Of course, there is a penalty to be paid for all the AR parts commonality: this is still a pump gun, and it doesn’t have the gas-powered extraction of an AR. As such, Troy advises that steel-cased ammo is verboten in this rifle: it just won’t extract reliably. They’ve done everything they can to ease extraction, including fluting the chamber (a decision which has prompted mixed reactions, incidentally: fluted chambers tend to shorten the life of brass although we’re already seeing reports from reloaders who are reusing brass without issue.) Additionally, some critics have speculated that the fluted chamber doesn’t work well with the rotating bolt design. We’re not engineers, but Troy assures us that this is not an issue, and we’re inclined to believe them. They’ve built a lot of guns. But this isn’t a rifle most people will use for huge volumes of surplus ammo anyway.
So we loaded up the Enterprise with brass-cased .308 and headed to the range. And we were not disappointed.
Shooting the Troy PAR
We took a selection of .308 ammo from Federal, Winchester and Hornady, partly because we wanted to see if there was any basis to the speculation we’d heard about the fluted chamber interfering with extraction. Let’s get this out of the way right off the bat: every single round we fed the PAR, from every manufacturer, extracted without issue. We didn’t use steel cased ammo because Troy says not to, and as a result we had no issues with any ammo from any manufacturer. We feel absolutely comfortable saying that this rifle does not have extraction issues.
On top of that, there was no detectable distortion of the brass. Not with 147 grain mil-spec stuff; not with 175 grain match ammo, not with anything in between. Whether this holds true across the board for every single chambering, would couldn’t say, but we’d guess that at the very least, the .308 and .223 versions will not have issues, because pressures in .308 are typically higher and the geometry of the chamber is such that the larger round will have more unsupported brass. If the .308 works fine (and it does, in case that’s not clear) then the .223 should work just as well. We’re chalking the poor extraction theory up to more internet rumour-mongering.
The other notable feature of this rifle is its accuracy. In some ways this shouldn’t have been as surprising as it was: functionally, this is basically a high-quality AR-10, with fewer moving parts at the time of ignition. It’s a little more challenging to shoot offhand for repeatability so if you’re really interested in shooting target rifle from a standing position, this may not be your thing for the simple reason that the motion of racking the slide is a little disruptive to an ideal target stance. But this isn’t a target rifle, it’s a brush gun with the accuracy of a target rifle. Using the Federal Gold Medal Match, we found it to be the equal of many bolt guns we’ve used, and with generic Winchester White Box and Federal XM80 (which is essentially factory seconds of Lake City M80) it would still turn in easy two inch groups when shot unsupported from a bench. The free float rail allows the use of a rest or even bipod if you want to really maximize your accuracy, but the bottom line is that this rifle is unlikely to be a significant hindrance in accurate shooting. We were amazed with its performance at 100 yards. The 1:11.25” barrel seemed to really like the 168 grain Hornady A-max loads, incidentally, although performance at the limits of our personal shooting abilities are difficult to chalk up to ammo alone. But if you want to wring accuracy out of one, we’d start with the A-max or Federal Gold Medal Match.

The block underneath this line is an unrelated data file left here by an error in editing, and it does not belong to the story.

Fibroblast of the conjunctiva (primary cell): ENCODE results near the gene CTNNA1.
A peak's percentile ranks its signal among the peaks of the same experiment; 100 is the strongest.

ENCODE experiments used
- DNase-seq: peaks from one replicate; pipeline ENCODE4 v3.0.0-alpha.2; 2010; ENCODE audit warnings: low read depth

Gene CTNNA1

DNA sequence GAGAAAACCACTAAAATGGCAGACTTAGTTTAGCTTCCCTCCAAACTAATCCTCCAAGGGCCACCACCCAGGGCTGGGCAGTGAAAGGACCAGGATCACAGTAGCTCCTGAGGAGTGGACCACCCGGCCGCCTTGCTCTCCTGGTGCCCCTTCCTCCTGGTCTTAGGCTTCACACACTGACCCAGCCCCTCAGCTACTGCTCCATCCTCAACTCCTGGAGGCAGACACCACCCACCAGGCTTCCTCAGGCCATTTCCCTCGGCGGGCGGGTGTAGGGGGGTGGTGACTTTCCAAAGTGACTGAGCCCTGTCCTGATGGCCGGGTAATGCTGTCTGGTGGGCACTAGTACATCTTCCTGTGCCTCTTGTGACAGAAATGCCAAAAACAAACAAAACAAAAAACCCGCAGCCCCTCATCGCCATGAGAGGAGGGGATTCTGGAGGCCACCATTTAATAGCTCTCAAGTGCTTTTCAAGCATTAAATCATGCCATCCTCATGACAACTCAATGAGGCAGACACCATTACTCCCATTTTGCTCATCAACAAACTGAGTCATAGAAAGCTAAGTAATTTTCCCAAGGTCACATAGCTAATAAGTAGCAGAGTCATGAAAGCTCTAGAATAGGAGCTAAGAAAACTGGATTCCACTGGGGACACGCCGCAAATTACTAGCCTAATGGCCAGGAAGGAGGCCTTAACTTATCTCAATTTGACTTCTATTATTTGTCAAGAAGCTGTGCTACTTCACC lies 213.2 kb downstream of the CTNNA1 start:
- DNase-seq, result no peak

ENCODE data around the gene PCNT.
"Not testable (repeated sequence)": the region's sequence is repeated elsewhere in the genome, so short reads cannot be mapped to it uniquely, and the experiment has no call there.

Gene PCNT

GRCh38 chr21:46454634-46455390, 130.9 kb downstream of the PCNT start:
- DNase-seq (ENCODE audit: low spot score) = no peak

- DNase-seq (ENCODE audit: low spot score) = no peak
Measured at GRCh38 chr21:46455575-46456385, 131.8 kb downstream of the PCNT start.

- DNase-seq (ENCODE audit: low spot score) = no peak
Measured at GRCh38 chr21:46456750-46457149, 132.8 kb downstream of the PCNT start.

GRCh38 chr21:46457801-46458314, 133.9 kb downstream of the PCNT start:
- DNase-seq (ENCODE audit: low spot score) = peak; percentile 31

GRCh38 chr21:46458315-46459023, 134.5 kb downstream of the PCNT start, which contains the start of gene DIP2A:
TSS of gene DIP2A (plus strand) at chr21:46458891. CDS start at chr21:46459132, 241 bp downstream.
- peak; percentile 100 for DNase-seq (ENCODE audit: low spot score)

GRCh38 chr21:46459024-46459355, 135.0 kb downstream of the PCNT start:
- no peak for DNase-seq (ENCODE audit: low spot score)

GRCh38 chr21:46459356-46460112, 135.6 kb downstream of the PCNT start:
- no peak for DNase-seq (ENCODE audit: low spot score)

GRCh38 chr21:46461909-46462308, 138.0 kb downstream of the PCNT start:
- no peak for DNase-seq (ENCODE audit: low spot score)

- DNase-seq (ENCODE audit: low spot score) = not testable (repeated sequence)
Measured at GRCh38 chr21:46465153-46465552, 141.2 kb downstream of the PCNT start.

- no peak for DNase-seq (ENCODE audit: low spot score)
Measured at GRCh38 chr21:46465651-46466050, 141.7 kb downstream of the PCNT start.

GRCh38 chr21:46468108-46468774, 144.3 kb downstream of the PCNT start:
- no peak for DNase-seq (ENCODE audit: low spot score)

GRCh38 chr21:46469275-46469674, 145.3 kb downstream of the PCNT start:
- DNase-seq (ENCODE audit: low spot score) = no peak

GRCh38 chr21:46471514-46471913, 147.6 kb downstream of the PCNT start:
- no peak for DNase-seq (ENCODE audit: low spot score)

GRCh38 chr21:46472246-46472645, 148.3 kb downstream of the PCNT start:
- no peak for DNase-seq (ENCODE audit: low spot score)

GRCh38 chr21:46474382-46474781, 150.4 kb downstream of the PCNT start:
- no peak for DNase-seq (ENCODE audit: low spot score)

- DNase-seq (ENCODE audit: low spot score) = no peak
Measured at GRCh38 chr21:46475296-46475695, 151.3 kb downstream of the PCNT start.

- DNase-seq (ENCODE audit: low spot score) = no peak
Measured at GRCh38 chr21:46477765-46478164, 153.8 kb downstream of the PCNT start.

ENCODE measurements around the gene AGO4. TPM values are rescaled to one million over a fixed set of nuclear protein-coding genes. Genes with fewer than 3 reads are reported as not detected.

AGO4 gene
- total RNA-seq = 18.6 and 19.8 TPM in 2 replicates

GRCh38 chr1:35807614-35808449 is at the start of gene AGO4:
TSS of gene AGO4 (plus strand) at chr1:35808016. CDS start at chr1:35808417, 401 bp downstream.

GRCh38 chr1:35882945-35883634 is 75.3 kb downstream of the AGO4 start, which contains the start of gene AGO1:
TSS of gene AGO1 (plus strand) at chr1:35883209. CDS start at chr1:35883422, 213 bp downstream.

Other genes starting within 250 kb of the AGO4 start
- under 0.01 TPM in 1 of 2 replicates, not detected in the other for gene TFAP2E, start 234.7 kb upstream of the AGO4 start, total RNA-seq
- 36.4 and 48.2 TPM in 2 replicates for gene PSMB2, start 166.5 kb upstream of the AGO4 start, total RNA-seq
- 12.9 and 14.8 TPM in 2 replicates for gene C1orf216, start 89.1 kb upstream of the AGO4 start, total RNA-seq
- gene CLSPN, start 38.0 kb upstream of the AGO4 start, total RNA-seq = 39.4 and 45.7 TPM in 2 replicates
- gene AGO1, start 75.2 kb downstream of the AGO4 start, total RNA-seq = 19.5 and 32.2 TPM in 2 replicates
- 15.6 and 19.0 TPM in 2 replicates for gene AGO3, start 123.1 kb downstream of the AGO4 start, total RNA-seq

Is the PAR the solution?
Whether the Troy PAR works for an individual shooter or not is difficult to say. There are a few non-restricted black rifle options in Canada, although nothing this close to the AR platform is readily available, and at the price point it’s being offered, nothing can touch it: the .308 optic ready edition is barely over $1100, and the .223 edition starts a penny shy of a grand. These are extremely well-built and smartly engineered rifles for that money, and if you’re looking for a compact, high-performing brush gun that’ll drop jaws in hunting camp, plus drop targets at any range you feel comfortable attempting, this is your rig. In particular if you’re invested in the AR platform, as so many of us are, we think this gun has a lot going for it. Sure, there will always be people who don’t want to see black guns in the bush, and at the other end of the spectrum people for whom a manual-action rifle is somehow an affront to their beliefs. That’s fine. For the rest of us, tragically mired in the reality of Canadian gun laws, and looking for a solution to the non-restricted black gun conundrum, well, this is established, proven,Troy Defense quality, reliability, and durability, and you can take it in your truck wherever you want to go. We’re calling the Troy PAR a solution par excellence.